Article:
This Is The Biggest Marinara Sauce Mistake You're Making

There's one simple dish that's an old standby for us in the kitchen, something we whip up about once a week: tomato sauce. From spicy arrabiata to briny puttanesca to meaty amatriciana, there are seemingly endless variations on tomato sauce, making it easy to serve up plenty of types of pastas, pizzas, and even meat dishes like Sunday gravy. 

Overall, the various types of tomato sauce are pretty easy to make; they normally rely on a base of onions and garlic sweated down in olive oil, with the addition of canned or fresh tomatoes and herbs such as fresh basil and dried red pepper flakes. One particularly simple style of tomato sauce — or so we thought — is marinara, a basic combo of fresh tomatoes, olive oil, and fresh basil (via The Spruce Eats). We considered ourselves masters of marinara until recently, when we discovered one mistake we were making almost every single time. Are you making this mistake, too? Read on to find out.

Don't overcook your marinara sauce

Marinara sauce really is dead simple — but that doesn't mean it's impossible to screw up. A straightforward stew of fresh tomatoes, good olive oil, a healthy amount of chopped garlic, and fresh basil, marinara is an infinitely versatile sauce which can be tossed with pasta, spread on pizza, or even spread across a meatball or chicken parm sub (via The Spruce Eats). But here's the thing about marinara: it's meant to be a quick-cooking sauce, not a long-simmered one. The whole appeal of marinara is that it hangs on to its fresh flavors, bringing not only the sweetness of tomatoes to your finished dish, but also their bright acidity. If you cook marinara too long — setting a pot of it on the stove and letting it simmer away as you take the dog for a walk, as we've been known to do — you'll lose all that freshness, as well as some of the texture of the tomatoes (via The Spruce Eats).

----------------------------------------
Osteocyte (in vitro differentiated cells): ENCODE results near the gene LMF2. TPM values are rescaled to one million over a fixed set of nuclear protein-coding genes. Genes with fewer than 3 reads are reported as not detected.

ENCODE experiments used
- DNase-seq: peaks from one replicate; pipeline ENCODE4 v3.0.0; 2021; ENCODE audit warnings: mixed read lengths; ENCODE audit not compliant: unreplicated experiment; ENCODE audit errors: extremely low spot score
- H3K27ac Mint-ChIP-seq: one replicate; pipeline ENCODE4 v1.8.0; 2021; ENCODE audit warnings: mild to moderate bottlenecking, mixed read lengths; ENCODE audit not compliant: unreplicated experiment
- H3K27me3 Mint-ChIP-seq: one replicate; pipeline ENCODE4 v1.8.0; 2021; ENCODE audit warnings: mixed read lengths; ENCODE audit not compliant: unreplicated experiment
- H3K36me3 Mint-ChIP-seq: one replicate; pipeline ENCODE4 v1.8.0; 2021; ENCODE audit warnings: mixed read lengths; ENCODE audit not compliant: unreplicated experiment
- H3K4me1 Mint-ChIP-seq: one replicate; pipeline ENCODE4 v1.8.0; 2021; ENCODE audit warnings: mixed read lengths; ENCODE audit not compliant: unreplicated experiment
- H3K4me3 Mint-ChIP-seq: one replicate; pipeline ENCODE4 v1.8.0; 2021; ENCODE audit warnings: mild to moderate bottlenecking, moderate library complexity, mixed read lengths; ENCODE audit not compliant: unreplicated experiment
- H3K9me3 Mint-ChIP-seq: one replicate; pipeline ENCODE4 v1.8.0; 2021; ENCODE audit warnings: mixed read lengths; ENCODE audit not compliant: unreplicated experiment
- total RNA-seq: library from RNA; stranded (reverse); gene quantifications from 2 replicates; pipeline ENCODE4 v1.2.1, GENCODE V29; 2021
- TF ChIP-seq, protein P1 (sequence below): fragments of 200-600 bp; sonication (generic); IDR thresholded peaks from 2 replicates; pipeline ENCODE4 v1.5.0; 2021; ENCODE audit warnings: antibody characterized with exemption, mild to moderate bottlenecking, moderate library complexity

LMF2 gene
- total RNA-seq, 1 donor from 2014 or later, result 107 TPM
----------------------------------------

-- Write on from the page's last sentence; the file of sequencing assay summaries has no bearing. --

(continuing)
So the next time you make marinara, remember: don't overcook it. Instead, cook your marinara for only about 15 minutes from start to finish. One more tip? Try to resist the urge to toss in other aromatics like dried spices or, heaven forbid, the stronger flavors of items such as olives or capers — that will bring you into puttanesca territory (via Allrecipes). We're not ones to call names, but in this case, we've gotta say: Keep it simple, stupid.